[gool - aya - 'goh]

Catalogues

Here we have gathered all our print catalogues from Project Network throughout the years. Please take the time to look through some of our artists’ inspiring and beautiful ceramic art works.

Güler Oğuz.
Turkey
Bulut mu Olsam // Shall I be a Cloud

Bulut mu Olsam
Denizin üstünde ala bulut

yüzünde gümüş gemi

içinde sarı balık

dibinde mavi yosun

kıyıda bir çıplak adam

durmuş düşünür.

 

Bulut mu olsam,

gemi mi yoksa?

Balık mı olsam,

yosun mu yoksa?..

Ne o, ne o, ne o.

Deniz olunmalı, oğlum,

bulutuyla, gemisiyle, balığıyla, yosunuyla.

 

Nazım Hikmet Ran

 

 

Shall I be a Cloud
A multicoloured cloud over the sea

a silver ship on it

yellow fish in it

blue moss at the bottom

a naked man on the shore

he keeps thinking

 

Shall I be a cloud

or a ship?

Shall I be a fish

or a moss?

neither that nor this nor this

Man should be a sea, my son

with its cloud, ship, fish and moss.

 

Nazım Hikmet Ran

(Translated into English by Celal Kabadayı)

Marisa Hricovsky
USA

Risa’s artwork punctuates space through pattern, colour and her use of the multiple. Working though dichotomies such as order & chaos, attraction & repulsion and two-dimensional & three-dimensional, she makes visual poems about perception.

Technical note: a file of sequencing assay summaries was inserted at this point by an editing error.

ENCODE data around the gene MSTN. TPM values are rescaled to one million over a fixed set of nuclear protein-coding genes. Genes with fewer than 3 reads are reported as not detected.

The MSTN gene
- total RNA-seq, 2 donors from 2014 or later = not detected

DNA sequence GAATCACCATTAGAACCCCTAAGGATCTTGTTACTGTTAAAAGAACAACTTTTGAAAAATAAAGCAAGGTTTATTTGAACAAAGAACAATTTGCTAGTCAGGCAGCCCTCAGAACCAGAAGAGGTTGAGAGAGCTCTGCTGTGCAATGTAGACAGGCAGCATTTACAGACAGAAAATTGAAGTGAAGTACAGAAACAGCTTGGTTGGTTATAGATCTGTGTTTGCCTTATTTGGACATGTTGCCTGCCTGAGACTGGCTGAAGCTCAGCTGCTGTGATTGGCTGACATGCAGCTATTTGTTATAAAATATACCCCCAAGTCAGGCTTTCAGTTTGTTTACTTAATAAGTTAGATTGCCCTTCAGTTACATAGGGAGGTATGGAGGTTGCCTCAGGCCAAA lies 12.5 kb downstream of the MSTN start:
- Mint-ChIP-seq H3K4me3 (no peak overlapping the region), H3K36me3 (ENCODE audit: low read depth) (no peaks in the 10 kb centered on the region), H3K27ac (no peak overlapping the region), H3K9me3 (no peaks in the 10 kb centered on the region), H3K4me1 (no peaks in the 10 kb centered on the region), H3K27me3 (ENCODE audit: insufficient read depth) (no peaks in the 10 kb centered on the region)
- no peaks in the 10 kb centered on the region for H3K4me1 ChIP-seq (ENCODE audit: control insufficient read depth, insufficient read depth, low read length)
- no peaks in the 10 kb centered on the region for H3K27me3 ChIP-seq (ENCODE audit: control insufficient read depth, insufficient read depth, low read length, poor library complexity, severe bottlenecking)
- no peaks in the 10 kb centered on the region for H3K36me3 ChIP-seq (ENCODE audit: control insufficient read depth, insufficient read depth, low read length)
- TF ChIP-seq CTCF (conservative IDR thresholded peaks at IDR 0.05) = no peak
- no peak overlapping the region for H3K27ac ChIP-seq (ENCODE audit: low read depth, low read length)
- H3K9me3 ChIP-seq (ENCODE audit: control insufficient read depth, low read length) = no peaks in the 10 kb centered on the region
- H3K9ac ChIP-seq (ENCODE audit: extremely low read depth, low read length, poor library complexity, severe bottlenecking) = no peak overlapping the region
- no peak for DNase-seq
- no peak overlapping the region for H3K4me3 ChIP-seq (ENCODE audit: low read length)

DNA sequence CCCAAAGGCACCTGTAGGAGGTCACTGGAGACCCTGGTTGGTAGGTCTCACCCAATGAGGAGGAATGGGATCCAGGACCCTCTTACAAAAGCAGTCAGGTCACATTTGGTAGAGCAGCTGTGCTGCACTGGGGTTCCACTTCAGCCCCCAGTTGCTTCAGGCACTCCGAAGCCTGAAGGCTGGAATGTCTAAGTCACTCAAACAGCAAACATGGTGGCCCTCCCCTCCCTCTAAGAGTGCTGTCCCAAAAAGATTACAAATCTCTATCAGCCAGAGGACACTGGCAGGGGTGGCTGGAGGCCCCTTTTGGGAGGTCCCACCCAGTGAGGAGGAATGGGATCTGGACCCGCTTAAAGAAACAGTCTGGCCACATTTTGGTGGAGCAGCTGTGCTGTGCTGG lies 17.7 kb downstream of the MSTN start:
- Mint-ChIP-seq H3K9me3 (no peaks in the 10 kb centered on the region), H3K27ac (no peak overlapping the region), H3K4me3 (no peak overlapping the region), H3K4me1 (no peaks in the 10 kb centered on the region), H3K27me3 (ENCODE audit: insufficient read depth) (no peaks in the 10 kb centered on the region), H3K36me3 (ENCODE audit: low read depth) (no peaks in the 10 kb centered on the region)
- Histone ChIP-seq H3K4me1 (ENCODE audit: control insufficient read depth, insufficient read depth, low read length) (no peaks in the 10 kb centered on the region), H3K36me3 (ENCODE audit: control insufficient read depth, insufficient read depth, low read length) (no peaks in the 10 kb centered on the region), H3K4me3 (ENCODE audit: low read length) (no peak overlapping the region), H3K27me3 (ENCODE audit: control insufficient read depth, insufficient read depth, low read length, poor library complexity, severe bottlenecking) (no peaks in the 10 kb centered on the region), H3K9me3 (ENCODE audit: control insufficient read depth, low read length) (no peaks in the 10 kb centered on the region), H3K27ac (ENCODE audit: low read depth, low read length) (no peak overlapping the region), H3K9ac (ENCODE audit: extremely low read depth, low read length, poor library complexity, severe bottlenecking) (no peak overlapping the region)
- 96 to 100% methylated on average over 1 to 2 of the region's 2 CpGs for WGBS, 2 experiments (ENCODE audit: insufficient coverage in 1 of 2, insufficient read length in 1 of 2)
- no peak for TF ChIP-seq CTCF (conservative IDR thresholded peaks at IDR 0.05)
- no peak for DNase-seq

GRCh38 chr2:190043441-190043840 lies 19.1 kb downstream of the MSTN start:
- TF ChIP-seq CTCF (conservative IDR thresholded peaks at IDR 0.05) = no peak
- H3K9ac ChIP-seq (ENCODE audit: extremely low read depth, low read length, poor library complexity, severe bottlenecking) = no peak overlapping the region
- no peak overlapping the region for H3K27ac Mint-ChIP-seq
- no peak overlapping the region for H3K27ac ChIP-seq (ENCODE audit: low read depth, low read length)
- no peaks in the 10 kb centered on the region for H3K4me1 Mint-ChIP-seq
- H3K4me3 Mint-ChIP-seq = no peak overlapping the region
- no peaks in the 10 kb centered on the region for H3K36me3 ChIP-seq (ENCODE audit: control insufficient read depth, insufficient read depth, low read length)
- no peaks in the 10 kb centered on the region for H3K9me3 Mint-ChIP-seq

Risa’s work juxtaposes similarly coloured materials with opposing properties, such as fired porcelain with paper. In doing so, each material takes on characteristics of the other, giving rise to misperception and subtly introducing tension within the calm of repetition. Through this mimicry and indexical object making begins a critique of our ideological perceptions of different materials.

Brendan Fuller.
USA

Guldagergaard houses some of the world’s most intriguing wood kilns. Within these kilns, flames and ash inundate the clay creating deep, naturally occurring colours and glass surfaces.

 

I have worked to control and manipulate this atmosphere creating juicy surfaces on simplistic forms. These vessels are intended as a vehicle to deliver the results of firing experiments in a constant search for a surprising outcome.

Liz Langyher
USA

Desensitized, decontextualized, recontextualized, broken again, forgotten, mislabelled, translated through decades and dozens of languages and hands; the artefact is prized for its innate connection to what is lost; it is a desperate and glorified reference point to the unknown. Telephone poles, wind turbines, dams, landfills, highways and homes; when once removed from our cultural context and understanding each will perform as abstract artefacts and monuments to the land legacies. The creation of objects also follows this path as memory and making collides into an object, an object being the symbol of time and experience. I create objects that reference and act as artefacts to present crucial change of perspective in order to see past the present and into the human relationship with object and environment. I do this as an act of personal catharsis, a eulogistic act for a stretch of land and a road and the time between many miles. In this way, the work is a map filled with a complicated language of what has been, what is now, and what will be.

Rudi Morris.
UK
Take It With You

In Scandinavian burial mounds there isa Custom to miniaturise burial objects completely removing their function, however a phantom suggestion of use remains.